[15:58] Paul- 66 days ago, was this your first attempt at quitting drinking?

Dan- In all honesty, this is my very first attempt at stopping drinking.  One time 10 years ago, I quit drinking for January and February.  I don’t want to spend the money; I don’t want to feel crap.  I want to set the example for my children growing up. 

 

[23:00] Paul- Earlier you said you look at sobriety like a challenge, are you looking at this as an incredible opportunity?

Dan- Yeah, I am.  After reading Alan Carr’s book, and Annie Grace’s book, it just puts things in perspective.  You never used to have to have to have a bottle wine or beer to have fun, or enjoy yourself.  The way I sleep the past couple of months.  You feel so much better the way you start your day. 

 

[28:02] Paul-  What’s on your bucket list in sobriety?

Dan-  At this point in time I really want to focus on my business, and my work.  I would really love to do something on YouTube, or something that is focused on the positive of giving up alcohol. 

 

 

[33:43] Rapid Fire Round

  1. What was your worst memory from drinking? Waking up on Christmas morning and clearing up the mess I made outside from getting sick on the way home on Christmas Eve. 
  2. Did you ever have an “oh-shit” moment?  I had 1 beer after playing golf.  My cousin asked me if I wanted another, and that moment where I realized I was driving, and knew 1 more beer would put me over the limit.

 

  1. What’s your favorite resource in recovery? I enjoy reading, and listening to podcasts.
  2. What’s the best advice you’ve ever received (on sobriety)? Alcohol is shit, that’s it. 
  3. What parting piece of guidance can you give listeners who are in recovery or thinking about quitting drinking?  From day 1 start to focus on it as a challenge, and the benefits of it.  Don’t focus on what you are giving up.  Don’t focus on how hard anything is going to be.  Focus on the benefits of giving it up, and how it’s going to make your life better.
  4. You might be an alcoholic if... you drink for absolutely no reason whatsoever.  Not a celebration, not a sporting event, not a birth, not a wedding, if you sit there and drink at night watching crap TV, and you’re drinking a bottle of red wine.  You might need to have a little think.

 

Resources mentioned in this episode:

"This Naked Mind" - Annie Grace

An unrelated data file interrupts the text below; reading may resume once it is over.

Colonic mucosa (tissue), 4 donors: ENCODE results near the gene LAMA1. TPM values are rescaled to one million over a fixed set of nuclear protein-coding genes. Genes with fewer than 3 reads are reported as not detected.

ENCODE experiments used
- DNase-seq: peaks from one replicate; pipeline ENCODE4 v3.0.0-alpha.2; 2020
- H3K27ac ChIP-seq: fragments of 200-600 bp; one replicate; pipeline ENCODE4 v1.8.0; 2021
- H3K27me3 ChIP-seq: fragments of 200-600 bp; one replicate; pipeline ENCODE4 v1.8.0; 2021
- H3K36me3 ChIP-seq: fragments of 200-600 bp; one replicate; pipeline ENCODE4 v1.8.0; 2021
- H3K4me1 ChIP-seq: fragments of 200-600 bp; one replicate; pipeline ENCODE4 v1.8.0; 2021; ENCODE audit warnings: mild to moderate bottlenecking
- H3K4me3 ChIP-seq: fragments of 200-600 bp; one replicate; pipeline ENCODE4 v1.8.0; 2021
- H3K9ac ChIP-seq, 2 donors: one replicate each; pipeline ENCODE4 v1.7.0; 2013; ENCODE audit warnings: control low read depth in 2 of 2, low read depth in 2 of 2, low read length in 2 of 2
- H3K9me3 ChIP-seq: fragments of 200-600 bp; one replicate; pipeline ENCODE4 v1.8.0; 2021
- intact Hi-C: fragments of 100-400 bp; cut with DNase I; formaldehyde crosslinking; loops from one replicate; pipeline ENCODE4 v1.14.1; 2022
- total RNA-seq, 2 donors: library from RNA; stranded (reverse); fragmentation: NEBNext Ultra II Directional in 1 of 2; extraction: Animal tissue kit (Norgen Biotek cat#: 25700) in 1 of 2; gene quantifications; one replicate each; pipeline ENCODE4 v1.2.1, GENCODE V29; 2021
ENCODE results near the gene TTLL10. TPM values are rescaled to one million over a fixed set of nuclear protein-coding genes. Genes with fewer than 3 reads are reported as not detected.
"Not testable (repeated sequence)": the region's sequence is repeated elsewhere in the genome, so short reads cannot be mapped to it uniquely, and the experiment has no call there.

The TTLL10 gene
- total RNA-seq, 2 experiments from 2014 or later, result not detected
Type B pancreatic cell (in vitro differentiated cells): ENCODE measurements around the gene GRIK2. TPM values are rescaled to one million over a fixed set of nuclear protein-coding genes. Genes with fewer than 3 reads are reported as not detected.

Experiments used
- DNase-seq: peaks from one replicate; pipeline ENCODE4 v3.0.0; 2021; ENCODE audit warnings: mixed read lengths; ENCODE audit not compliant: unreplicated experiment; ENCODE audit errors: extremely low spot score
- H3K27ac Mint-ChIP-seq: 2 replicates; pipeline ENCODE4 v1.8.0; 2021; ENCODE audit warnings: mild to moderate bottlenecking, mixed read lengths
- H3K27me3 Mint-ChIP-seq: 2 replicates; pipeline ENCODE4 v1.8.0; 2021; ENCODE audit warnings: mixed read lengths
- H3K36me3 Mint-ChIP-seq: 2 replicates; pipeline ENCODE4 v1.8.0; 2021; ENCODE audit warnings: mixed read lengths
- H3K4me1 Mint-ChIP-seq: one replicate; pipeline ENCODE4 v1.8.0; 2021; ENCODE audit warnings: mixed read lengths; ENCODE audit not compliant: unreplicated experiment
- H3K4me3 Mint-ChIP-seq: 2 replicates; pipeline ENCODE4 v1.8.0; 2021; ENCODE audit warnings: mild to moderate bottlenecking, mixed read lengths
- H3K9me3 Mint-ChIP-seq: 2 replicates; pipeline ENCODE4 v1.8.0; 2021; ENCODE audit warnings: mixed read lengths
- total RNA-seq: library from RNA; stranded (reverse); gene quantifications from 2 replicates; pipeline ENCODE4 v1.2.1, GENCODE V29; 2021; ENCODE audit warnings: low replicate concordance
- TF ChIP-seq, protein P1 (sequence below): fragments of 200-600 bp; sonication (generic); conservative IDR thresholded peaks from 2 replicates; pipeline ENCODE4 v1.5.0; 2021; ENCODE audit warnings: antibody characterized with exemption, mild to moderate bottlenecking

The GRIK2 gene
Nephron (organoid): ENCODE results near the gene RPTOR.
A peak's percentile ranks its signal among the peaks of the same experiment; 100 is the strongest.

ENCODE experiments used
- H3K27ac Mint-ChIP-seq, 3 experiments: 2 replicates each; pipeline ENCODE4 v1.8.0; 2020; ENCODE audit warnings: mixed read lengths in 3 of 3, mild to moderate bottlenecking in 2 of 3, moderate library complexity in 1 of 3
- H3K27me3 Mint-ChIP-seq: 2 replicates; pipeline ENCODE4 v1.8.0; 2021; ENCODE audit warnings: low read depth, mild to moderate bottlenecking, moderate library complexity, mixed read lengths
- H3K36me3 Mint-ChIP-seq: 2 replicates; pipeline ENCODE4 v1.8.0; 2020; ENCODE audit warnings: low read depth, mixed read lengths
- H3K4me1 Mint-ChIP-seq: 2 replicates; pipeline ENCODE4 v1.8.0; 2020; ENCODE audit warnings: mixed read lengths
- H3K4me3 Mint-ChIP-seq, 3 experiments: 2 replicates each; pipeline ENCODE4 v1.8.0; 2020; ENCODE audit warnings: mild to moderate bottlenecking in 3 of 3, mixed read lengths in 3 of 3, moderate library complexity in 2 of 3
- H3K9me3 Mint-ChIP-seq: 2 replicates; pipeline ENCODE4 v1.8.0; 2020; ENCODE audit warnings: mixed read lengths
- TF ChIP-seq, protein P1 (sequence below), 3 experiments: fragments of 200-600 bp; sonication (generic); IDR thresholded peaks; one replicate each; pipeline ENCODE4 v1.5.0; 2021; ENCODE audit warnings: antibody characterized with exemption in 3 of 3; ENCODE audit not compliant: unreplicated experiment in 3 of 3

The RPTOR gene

Allen Carr's Easy Way

Sober Grid

Connect with Cafe RE- Use the promo code Opportunity to waive set up Fee

Sobriety Tracker iTunes

Sobriety Tracker Android

Sober Selfies! - Send your Sober Selfie and your Success Story to info@recoveryelevator.com

 

 

“We took the elevator down, we gotta take the stairs back up, we can do this!”

 

Nov 13, 2017

Paul discusses reverse interventions.  They, “normal drinkers” don’t get it.  How can we expect normal drinkers to understand what we are going through?  What do you need to cover in a reverse intervention?  Let them know this isn’t easy for you.  Having the real conversation and being vulnerable.  Lay out your game plan.  Accountability is key.

Amy, with 11 years since her last drink, shares her story

 

SHOW NOTES

 

[11:40] Paul Introduces Amy.  I’m 54, a Midwestern housewife.  I have two grown sons, and husband of 34 years.  What I do for fun has changed quite a bit over the years.  I enjoy recovery, and spending time with my 4 dogs.

 

[23:35] Paul- You said when you finally discovered you had alcoholism, you started to recover.  What is your definition of alcoholism?

 

Amy-  My last drunk I ended up hospitalized.  I didn’t believe you could drink enough to kill yourself.  But I came real close.   My husband found me, and got me to the hospital, or I would have died from alcohol poisoning.  My doctor told me I had alcoholism.  They handed me a meeting list, and I immediately started going to 12 step meetings.  I finally felt like I landed on the planet I belonged in that I was seeking for 43 years. 

 

[27:02] Paul-  What did it feel like when you finally found your herd, you found your tribe?

 

Amy-  It so radically changed my life.  My husband calls me his second wife without the paperwork.  I didn’t interact with society.  I now seek out social situations.  I have more friends than I can handle.

 

[33:25] Paul-  Amy you mentioned something earlier you said “Give up the mind fight.”  Tell us more what it meant for you to give up the mind fight. 

 

Amy-  When I heard a man say two things.  I knew it was true.  I can drink; I can drink with the best of them.  I can’t say I can drink safely.  The other one I heard was once I take the first drink; I have no control over my decisions, or where it will take me next.